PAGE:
Daniel Weslow, former Upper School Director at New Roads in Santa Monica, named General Studies principal

Ph.D. candidate and 'right fit' will start part-time after Pesach; third administrator with Crossroads connection

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Daniel Weslow, former Upper School Director at New Roads in Santa Monica, named General Studies principal

CHANGE: Mr. Weslow said he believes in a transparent leadership style.

CHANGE: Mr. Weslow said he believes in a transparent leadership style.

Jordan Levine

CHANGE: Mr. Weslow said he believes in a transparent leadership style.

Jordan Levine

Jordan Levine

CHANGE: Mr. Weslow said he believes in a transparent leadership style.

Alexa Fishman, Editor-in-Chief

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Mr. Daniel Weslow, a longtime educator who was director of the Upper School at New Roads in Santa Monica for five years and earlier headed New Heights Preparatory School in Northridge, has been chosen to take over as new General Studies Principal next fall.

Head of School Rabbi Ari Segal told the faculty of his decision March 26. Mr. Weslow started part-time after Pesach, overlapping with General Studies Principal Mr. Roy Danovitch, who he is replacing.

“There was an overwhelming sense from everyone who encountered Mr. Weslow that he was the right fit for where the school needs to go,” Rabbi Segal said in an interview after making his decision.“Mr. Weslow is what the faculty, students and school needs.”

Mr. Weslow this year has been working as an independent consultant on school curriculum in Ventura County while finishing his doctoral dissertation in organizational leadership at Pepperdine University. He earlier taught history and coached middle school football at Crossroads School, which has a similar philosophy to New Roads.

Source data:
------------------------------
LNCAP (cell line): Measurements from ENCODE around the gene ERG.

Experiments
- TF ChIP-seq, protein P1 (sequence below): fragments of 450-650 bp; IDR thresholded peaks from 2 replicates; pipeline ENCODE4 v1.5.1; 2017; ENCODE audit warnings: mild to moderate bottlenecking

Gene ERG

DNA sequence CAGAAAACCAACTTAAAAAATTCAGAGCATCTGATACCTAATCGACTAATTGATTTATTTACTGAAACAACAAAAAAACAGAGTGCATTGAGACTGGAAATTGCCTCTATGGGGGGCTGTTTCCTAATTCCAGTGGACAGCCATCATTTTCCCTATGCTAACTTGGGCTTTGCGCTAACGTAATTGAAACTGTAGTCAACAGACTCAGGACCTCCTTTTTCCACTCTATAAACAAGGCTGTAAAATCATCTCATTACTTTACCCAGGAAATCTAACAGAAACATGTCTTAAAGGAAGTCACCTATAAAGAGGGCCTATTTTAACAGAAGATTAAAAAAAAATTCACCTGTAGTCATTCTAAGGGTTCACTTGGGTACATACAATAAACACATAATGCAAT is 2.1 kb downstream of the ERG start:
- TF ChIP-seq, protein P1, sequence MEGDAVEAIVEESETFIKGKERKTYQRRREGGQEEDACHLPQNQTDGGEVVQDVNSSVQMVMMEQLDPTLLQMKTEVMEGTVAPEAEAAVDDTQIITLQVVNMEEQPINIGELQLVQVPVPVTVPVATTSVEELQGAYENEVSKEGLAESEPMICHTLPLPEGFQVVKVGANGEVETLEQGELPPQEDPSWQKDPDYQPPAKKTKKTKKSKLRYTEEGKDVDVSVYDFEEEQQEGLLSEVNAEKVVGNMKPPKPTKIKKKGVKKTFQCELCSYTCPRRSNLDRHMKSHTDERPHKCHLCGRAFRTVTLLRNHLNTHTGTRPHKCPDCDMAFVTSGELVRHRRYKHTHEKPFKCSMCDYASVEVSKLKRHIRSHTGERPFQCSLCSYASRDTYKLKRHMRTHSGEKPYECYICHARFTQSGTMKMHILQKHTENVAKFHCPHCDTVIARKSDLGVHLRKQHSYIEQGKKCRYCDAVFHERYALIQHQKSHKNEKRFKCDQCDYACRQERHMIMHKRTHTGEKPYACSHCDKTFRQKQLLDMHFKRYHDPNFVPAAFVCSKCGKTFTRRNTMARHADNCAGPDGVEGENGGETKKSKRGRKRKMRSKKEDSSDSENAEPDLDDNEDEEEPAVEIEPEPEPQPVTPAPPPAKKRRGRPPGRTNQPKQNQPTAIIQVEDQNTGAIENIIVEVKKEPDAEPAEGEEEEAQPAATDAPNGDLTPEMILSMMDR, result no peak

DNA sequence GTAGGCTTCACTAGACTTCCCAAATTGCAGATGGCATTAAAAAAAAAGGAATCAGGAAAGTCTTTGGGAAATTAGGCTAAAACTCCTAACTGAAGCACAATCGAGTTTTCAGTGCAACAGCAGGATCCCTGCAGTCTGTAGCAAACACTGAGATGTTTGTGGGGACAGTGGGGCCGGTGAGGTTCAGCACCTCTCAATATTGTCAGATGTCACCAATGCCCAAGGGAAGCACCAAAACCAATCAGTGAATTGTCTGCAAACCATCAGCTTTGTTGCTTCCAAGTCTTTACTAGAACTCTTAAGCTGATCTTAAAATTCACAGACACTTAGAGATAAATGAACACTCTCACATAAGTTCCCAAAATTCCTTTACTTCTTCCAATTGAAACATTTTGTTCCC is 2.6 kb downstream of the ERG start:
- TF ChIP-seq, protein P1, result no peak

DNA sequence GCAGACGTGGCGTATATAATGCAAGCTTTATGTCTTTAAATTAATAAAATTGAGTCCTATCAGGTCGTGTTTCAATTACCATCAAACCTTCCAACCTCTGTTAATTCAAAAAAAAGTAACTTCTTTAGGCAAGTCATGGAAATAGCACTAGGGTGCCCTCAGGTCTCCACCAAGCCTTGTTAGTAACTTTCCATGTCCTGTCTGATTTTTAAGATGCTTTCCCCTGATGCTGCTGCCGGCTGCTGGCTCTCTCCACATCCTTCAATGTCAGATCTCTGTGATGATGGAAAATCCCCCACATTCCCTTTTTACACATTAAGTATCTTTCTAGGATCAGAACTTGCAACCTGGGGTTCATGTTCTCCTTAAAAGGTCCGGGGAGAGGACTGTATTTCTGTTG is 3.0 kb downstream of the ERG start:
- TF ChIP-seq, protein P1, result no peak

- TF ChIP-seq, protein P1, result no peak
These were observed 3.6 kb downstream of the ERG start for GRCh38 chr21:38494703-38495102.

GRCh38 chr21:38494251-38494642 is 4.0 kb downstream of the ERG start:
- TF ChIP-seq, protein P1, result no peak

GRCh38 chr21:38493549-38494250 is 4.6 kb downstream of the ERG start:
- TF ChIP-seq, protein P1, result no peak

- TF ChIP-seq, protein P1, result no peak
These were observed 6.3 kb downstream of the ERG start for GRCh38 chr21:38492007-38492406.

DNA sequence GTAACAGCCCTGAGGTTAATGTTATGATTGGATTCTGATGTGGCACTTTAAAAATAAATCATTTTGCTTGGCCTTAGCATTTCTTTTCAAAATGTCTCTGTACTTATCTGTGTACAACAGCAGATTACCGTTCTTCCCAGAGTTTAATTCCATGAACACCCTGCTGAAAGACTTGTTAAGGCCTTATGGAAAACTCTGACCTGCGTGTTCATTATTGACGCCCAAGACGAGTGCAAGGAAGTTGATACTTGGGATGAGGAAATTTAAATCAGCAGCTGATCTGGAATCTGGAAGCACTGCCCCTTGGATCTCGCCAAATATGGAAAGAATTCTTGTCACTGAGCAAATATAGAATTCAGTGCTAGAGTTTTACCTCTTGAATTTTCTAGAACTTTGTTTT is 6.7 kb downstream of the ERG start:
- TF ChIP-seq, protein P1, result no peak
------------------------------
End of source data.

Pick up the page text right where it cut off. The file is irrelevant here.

In an interview, Mr. Weslow said that building relationships with the faculty and students would be his first objective.

“I don’t want to come in and rush things,” Mr. Weslow said in an interview. “I’m going to work on developing relationships and use the next few months to gear up for a strong school year.”

Mr. Weslow becomes the third Shalhevet administrator with ties to Crossroads, after English-History Academic Dean Ms. Melanie Berkey and Mr. Danovitch himself. Both attended Crossroads as students and maintained ties with administrators there.

Both New Roads and Crossroads were founded by Dr. Paul Cummins, who Mr. Danovitch considers his mentor.  They are known for strong academics combined with an emphasis on student individuality and the liberal, performing and visual arts.

Shalhevet’s new “SAS” — Shalhevet Advanced Studies – courses, which are gradually replacing some APs, are modeled after Crossroads’ “CAS” program.

Mr. Weslow said he was attracted to similar characteristics at Shalhevet.

“I was inspired by the emphasis on community, a strong academic and co-curricular program, and the focus on empowering students to be active participants in their education,” Mr. Weslow said in an email response to Boiling Point questions.

Ms. Berkey believes that she and Mr. Danovitch have brought aspects of Crossroads to Shalhevet.